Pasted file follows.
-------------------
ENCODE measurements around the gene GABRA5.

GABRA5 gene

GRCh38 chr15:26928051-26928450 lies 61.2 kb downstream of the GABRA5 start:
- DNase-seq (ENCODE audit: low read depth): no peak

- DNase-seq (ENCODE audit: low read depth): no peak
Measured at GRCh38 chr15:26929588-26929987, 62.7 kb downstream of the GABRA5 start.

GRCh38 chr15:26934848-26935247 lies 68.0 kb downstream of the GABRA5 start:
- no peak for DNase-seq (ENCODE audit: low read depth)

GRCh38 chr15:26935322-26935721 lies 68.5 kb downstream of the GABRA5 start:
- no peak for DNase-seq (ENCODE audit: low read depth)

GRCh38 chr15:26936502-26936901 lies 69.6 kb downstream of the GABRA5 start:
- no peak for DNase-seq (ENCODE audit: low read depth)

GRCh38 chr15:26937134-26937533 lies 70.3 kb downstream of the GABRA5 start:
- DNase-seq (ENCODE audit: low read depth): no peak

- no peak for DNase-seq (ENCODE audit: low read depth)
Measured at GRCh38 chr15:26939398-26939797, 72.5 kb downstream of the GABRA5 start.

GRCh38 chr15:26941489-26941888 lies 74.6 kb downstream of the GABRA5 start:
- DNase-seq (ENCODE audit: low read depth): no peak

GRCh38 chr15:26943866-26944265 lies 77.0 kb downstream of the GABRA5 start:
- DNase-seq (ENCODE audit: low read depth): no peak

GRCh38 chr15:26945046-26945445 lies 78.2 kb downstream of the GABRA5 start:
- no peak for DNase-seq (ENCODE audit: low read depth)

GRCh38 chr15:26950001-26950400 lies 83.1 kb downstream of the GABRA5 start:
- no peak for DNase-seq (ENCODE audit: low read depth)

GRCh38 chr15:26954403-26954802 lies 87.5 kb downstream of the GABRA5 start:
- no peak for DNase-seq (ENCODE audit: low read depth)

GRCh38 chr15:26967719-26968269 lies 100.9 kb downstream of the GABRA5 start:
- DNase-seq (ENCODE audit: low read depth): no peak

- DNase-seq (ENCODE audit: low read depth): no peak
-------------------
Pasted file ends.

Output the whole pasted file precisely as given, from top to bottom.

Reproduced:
ENCODE measurements around the gene GABRA5.

GABRA5 gene

GRCh38 chr15:26928051-26928450 lies 61.2 kb downstream of the GABRA5 start:
- DNase-seq (ENCODE audit: low read depth): no peak

- DNase-seq (ENCODE audit: low read depth): no peak
Measured at GRCh38 chr15:26929588-26929987, 62.7 kb downstream of the GABRA5 start.

GRCh38 chr15:26934848-26935247 lies 68.0 kb downstream of the GABRA5 start:
- no peak for DNase-seq (ENCODE audit: low read depth)

GRCh38 chr15:26935322-26935721 lies 68.5 kb downstream of the GABRA5 start:
- no peak for DNase-seq (ENCODE audit: low read depth)

GRCh38 chr15:26936502-26936901 lies 69.6 kb downstream of the GABRA5 start:
- no peak for DNase-seq (ENCODE audit: low read depth)

GRCh38 chr15:26937134-26937533 lies 70.3 kb downstream of the GABRA5 start:
- DNase-seq (ENCODE audit: low read depth): no peak

- no peak for DNase-seq (ENCODE audit: low read depth)
Measured at GRCh38 chr15:26939398-26939797, 72.5 kb downstream of the GABRA5 start.

GRCh38 chr15:26941489-26941888 lies 74.6 kb downstream of the GABRA5 start:
- DNase-seq (ENCODE audit: low read depth): no peak

GRCh38 chr15:26943866-26944265 lies 77.0 kb downstream of the GABRA5 start:
- DNase-seq (ENCODE audit: low read depth): no peak

GRCh38 chr15:26945046-26945445 lies 78.2 kb downstream of the GABRA5 start:
- no peak for DNase-seq (ENCODE audit: low read depth)

GRCh38 chr15:26950001-26950400 lies 83.1 kb downstream of the GABRA5 start:
- no peak for DNase-seq (ENCODE audit: low read depth)

GRCh38 chr15:26954403-26954802 lies 87.5 kb downstream of the GABRA5 start:
- no peak for DNase-seq (ENCODE audit: low read depth)

GRCh38 chr15:26967719-26968269 lies 100.9 kb downstream of the GABRA5 start:
- DNase-seq (ENCODE audit: low read depth): no peak

- DNase-seq (ENCODE audit: low read depth): no peak